It’s dire times like these that led one of the NFL’s biggest stars to turn to the most powerful weapon we have: prayer.
Quarterback Tua Tagovailoa of the Miami Dolphins has his team at 5-1 and first place in the AFC East division. On Sunday, he had 262 passing yards and three touchdowns in a 42-21 win over the Carolina Panthers.
Tagovailoa had plenty to talk about during the postgame news conference, including a 41-yard touchdown pass to speedster Tyreek Hill. As he was talking about that, however, he veered to weightier subjects — specifically, Israel and Ukraine.
The game came one week after Hamas launched its bloody attack on Israel from the Gaza Strip, leading to bloodshed and heartbreak on an unimaginable scale. That bloodshed and heartbreak has been going on for a year-and-a-half now in Ukraine after the Russians launched an invasion that has led to a gruesome stalemate.
“I kind of want to also just bring to the attention — I didn’t really realize how bad things were in Israel, and just wanted to bring to attention for those who don’t necessarily understand things that are going on, that it really is bad, and if you don’t understand, if you go on Google, you look, you search and you read about what’s going on in this world,” Tagovailoa said.
“This world needs prayer,” he said.
After answering just one question, #Dolphins QB Tua paused his postgame press conference to discuss the difficult situation in Israel and bring attention to all the terrorist attacks by Hamas.
“I didn’t really realize how bad things were in Israel…”
— Ari Meirov (@MySportsUpdate) October 15, 2023
“I don’t know what we’ve come to, but you know, just my thoughts, my prayers are out with those people in Israel,” he continued.
“I know the Ukraine and Russia war is still going on as well, and just wanted to bring notice that although we have the freedom to do this here, play football and be able to have the freedom to do these things, that to come back into reality and think that’s where we all are here in this world. So just want to bring that to the attention.”
He added that “hopefully, we all come together and can pray for the kids, the children, the wives, the women and the men that are putting themselves out there every day for those unfortunate events that are happening right now.”
That’s a very hopeful note, of course, when certain corners of the left have uncritically stood up for Hamas, a terrorist organization, in its war against the Jewish state.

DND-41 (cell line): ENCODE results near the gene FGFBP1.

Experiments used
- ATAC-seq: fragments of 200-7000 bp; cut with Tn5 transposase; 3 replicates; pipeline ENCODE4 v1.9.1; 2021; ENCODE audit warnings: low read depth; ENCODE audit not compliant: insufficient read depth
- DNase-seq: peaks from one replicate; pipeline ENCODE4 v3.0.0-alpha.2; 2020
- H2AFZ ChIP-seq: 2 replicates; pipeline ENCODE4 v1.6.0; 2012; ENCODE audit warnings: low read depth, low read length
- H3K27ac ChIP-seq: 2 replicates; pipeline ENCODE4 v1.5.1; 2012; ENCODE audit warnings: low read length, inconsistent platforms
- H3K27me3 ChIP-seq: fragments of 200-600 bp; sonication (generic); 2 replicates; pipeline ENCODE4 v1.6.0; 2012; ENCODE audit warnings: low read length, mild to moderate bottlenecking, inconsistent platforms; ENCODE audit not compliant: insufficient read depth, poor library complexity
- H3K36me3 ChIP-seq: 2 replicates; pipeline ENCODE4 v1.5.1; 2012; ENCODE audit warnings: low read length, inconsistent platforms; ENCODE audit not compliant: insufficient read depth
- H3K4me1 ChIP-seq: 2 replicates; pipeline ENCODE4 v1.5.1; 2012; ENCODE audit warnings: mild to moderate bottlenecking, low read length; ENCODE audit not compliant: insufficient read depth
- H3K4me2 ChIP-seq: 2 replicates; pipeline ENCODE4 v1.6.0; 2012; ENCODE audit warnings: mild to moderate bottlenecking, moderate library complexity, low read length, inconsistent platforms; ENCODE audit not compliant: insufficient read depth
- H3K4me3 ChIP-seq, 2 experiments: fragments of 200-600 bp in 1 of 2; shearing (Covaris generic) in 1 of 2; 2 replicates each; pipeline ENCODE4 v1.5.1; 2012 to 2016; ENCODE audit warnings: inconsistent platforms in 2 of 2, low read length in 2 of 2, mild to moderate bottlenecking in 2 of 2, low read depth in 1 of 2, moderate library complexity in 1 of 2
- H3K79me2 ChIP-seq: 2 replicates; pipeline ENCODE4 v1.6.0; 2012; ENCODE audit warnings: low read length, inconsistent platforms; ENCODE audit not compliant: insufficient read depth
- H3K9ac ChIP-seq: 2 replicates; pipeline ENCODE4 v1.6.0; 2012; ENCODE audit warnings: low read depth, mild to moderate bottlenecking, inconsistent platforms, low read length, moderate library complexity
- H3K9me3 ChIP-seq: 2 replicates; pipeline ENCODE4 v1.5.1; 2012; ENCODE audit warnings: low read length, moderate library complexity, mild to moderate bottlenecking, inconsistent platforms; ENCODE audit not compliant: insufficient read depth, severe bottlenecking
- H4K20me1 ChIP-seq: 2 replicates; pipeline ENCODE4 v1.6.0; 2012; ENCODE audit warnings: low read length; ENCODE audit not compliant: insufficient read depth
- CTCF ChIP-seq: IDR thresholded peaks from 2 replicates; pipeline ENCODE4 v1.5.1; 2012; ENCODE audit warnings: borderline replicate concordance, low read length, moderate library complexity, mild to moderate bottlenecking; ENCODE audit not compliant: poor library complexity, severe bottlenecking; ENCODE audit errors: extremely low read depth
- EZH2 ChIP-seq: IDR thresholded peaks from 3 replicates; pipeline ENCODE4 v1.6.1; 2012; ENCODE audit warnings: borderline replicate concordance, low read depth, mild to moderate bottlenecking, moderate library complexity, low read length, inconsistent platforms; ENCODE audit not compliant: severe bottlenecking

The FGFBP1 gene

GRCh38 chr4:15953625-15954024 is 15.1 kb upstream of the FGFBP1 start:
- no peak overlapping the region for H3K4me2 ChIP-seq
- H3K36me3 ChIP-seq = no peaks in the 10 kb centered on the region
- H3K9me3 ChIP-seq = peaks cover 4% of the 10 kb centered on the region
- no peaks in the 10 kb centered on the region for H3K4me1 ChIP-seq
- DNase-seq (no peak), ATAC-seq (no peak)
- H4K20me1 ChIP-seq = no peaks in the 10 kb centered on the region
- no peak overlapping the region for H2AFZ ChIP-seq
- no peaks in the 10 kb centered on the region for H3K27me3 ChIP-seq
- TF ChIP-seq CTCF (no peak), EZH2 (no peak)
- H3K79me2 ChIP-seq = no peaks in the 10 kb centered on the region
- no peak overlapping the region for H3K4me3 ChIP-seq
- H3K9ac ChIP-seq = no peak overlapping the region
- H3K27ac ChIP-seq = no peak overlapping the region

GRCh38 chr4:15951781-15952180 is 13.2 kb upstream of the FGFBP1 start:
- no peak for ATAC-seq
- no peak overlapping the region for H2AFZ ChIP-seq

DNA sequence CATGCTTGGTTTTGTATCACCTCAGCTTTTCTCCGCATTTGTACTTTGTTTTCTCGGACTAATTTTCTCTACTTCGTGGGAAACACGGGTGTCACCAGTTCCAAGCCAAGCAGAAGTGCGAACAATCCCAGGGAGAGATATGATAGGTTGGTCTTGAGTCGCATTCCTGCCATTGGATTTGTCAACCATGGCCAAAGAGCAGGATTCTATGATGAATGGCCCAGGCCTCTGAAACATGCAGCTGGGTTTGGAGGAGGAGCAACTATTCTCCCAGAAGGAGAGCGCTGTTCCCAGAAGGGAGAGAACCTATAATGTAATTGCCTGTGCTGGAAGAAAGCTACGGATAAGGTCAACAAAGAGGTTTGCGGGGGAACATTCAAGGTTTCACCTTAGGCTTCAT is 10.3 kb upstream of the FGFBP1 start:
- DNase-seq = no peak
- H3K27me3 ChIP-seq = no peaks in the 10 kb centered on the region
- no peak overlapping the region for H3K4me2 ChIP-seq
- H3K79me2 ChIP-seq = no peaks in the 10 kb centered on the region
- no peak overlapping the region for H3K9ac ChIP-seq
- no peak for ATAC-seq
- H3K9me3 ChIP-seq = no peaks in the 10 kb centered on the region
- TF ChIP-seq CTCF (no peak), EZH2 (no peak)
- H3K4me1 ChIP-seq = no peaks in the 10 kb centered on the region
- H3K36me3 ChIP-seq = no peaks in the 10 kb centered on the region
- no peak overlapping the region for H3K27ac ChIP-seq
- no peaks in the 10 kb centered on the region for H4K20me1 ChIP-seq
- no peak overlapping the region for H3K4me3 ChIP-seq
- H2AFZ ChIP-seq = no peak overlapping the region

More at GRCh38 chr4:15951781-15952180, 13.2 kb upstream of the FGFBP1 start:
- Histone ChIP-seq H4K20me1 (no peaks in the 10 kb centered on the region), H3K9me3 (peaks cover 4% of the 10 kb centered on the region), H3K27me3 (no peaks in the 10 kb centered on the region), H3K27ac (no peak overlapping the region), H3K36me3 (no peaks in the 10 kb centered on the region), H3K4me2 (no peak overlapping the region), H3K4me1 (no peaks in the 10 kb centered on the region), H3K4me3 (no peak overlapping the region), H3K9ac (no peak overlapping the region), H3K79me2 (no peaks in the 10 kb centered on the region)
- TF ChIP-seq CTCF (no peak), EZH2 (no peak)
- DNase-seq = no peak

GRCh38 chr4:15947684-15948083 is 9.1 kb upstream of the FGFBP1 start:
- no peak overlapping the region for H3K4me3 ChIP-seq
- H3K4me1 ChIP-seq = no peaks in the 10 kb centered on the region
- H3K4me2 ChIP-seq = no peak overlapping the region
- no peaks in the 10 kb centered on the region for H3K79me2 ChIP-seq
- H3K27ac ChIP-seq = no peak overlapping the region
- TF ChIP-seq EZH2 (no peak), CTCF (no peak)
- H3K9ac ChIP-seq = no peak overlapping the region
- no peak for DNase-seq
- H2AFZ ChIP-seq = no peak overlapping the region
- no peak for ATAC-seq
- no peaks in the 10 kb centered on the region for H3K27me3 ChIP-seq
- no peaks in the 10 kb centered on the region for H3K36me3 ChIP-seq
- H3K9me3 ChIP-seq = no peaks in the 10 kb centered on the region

However, there’s only one entity that can truly change hearts: God.
We turn to very human arguments to try to get our point across, but it’s ultimately the Almighty who is in control — and the most powerful thing we can do to take control of a turbulent world is to seek him, his mercy and his justice.
So powerful is this mercy and justice that, as some on social media noted, even mentioning prayer is an invitation to be “canceled.”
One of the few that have the courage
— Cute Alessia (@QtAlessia) October 16, 2023
He’s about to be canceled – unfortunately.
— ?That4LeafClover? (@That4LeafClover) October 16, 2023
That said, it’s hard to see Tua Tagovailoa caring; the former University of Alabama standout has been outspoken about his faith both in victory and defeat.
“I think the best thing about being a believer of Jesus Christ, to me, is that the good Lord up above doesn’t care whether you win a game, whether you lose a game,” Tagovailoa said earlier this month after the Dolphins suffered their first loss of the season to the Buffalo Bills, according to AL.com.
“For me, it’s been a little tough having to play on Sundays, having to understand that I’m not able to go to church,” he said. “Really, a lot of it is having to watch church online after games and things like that.
“But allowing me this platform, to me, is the thing in the world to be able to profess my faith on something that I firmly believe in, something that’s been foundationally instilled in me at a young age.”
Yes, you may discount him as just another well-remunerated athlete professing his faith, but his priorities are unassailable: What the world needs right now is prayer. And no matter how big or small your platform may be, it’s the responsibility of the believer to share that most urgent of messages.
This article appeared originally on The Western Journal.